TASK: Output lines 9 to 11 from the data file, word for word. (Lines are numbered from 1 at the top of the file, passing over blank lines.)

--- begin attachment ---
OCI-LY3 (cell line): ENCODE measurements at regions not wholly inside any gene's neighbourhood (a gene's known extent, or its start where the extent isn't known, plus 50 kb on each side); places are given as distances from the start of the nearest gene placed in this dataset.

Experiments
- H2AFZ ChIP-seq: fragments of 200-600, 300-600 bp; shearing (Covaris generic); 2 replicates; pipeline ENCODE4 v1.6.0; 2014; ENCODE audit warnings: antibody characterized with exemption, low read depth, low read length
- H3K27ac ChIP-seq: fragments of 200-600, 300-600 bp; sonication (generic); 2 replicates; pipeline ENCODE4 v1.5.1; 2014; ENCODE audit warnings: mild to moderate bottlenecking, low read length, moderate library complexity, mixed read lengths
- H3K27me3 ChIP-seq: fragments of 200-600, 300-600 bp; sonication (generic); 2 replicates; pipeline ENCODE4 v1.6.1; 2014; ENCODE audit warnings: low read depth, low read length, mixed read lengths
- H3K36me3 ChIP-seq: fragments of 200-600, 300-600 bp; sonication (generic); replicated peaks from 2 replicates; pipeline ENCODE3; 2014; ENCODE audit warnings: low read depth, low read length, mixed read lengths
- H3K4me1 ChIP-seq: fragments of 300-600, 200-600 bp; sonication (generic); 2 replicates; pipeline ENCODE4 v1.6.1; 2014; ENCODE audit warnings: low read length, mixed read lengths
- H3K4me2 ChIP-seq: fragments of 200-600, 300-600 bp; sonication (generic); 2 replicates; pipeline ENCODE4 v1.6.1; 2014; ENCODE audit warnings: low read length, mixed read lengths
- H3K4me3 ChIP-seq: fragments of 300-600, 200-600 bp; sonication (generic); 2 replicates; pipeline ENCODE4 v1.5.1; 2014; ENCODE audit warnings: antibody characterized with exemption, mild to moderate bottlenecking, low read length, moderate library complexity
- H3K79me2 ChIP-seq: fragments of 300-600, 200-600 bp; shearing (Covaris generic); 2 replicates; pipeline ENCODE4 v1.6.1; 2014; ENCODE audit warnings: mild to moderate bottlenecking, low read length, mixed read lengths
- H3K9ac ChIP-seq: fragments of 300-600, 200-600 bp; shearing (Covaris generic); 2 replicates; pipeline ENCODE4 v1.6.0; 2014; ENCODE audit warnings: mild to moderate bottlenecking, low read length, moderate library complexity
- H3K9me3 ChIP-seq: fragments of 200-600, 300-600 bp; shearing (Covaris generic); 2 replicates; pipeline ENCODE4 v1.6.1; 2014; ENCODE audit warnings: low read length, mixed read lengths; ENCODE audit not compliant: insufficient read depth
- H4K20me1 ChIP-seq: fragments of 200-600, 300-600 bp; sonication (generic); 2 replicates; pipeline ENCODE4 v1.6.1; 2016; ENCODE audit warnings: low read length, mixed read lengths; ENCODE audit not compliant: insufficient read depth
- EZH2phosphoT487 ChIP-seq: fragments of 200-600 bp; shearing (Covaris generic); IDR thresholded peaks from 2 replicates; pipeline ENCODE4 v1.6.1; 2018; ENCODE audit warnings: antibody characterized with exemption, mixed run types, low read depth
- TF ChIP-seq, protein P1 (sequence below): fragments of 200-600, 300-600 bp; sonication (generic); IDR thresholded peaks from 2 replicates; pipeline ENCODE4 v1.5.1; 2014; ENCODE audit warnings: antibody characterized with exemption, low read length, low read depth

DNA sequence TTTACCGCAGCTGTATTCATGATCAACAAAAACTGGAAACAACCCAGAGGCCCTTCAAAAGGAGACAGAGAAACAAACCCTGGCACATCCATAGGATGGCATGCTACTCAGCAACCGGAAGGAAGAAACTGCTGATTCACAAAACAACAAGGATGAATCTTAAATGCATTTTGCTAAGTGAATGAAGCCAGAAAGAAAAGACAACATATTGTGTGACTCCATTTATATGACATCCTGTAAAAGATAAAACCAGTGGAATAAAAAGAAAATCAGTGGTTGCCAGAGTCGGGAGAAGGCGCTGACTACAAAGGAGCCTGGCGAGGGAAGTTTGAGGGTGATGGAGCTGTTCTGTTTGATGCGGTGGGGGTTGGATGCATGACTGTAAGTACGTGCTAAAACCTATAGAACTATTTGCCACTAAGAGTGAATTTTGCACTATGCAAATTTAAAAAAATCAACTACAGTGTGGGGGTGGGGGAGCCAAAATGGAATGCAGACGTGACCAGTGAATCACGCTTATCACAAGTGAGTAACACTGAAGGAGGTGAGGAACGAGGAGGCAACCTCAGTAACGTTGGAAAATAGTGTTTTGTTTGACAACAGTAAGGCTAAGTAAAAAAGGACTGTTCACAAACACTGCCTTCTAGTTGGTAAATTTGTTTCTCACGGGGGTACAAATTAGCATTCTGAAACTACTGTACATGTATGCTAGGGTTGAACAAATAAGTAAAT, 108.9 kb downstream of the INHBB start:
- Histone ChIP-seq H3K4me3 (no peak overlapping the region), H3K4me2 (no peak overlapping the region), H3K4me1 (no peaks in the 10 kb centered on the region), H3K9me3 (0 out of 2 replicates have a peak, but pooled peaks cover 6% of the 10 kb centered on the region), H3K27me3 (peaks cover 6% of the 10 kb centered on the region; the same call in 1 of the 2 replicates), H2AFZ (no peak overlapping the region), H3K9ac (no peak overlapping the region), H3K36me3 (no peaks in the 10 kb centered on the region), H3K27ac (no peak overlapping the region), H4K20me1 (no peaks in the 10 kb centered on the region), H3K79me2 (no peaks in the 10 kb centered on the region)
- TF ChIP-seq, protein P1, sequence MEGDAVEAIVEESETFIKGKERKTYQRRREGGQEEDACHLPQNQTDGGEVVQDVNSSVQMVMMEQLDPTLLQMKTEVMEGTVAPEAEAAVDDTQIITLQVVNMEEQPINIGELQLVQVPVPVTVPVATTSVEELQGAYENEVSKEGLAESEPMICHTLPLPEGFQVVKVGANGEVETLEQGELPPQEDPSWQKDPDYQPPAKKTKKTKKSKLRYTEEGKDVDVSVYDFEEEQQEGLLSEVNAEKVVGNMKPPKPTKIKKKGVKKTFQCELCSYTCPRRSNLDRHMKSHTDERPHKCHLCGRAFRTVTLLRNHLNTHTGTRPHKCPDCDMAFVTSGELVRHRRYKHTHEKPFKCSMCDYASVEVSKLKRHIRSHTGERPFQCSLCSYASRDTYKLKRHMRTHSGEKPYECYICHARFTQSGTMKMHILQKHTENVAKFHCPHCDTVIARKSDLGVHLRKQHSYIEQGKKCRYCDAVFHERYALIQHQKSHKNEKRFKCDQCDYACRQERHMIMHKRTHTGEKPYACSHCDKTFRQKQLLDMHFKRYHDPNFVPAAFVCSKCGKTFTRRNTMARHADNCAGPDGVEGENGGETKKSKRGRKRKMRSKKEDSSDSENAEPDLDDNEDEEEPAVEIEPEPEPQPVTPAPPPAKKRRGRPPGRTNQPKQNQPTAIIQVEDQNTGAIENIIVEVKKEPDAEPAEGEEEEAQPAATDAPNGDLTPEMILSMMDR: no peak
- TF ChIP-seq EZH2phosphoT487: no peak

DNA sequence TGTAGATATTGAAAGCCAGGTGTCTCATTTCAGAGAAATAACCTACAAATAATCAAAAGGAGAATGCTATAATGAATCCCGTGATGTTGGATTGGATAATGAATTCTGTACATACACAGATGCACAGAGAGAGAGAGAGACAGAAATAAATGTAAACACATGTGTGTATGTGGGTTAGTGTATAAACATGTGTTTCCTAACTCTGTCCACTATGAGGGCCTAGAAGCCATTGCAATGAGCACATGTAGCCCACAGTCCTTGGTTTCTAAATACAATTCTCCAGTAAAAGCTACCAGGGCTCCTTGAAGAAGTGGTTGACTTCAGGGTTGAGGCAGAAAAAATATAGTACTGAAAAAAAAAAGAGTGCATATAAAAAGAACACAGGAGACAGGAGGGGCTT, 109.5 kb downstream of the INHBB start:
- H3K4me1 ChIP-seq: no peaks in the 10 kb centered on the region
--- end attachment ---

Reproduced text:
- H3K4me3 ChIP-seq: fragments of 300-600, 200-600 bp; sonication (generic); 2 replicates; pipeline ENCODE4 v1.5.1; 2014; ENCODE audit warnings: antibody characterized with exemption, mild to moderate bottlenecking, low read length, moderate library complexity
- H3K79me2 ChIP-seq: fragments of 300-600, 200-600 bp; shearing (Covaris generic); 2 replicates; pipeline ENCODE4 v1.6.1; 2014; ENCODE audit warnings: mild to moderate bottlenecking, low read length, mixed read lengths
- H3K9ac ChIP-seq: fragments of 300-600, 200-600 bp; shearing (Covaris generic); 2 replicates; pipeline ENCODE4 v1.6.0; 2014; ENCODE audit warnings: mild to moderate bottlenecking, low read length, moderate library complexity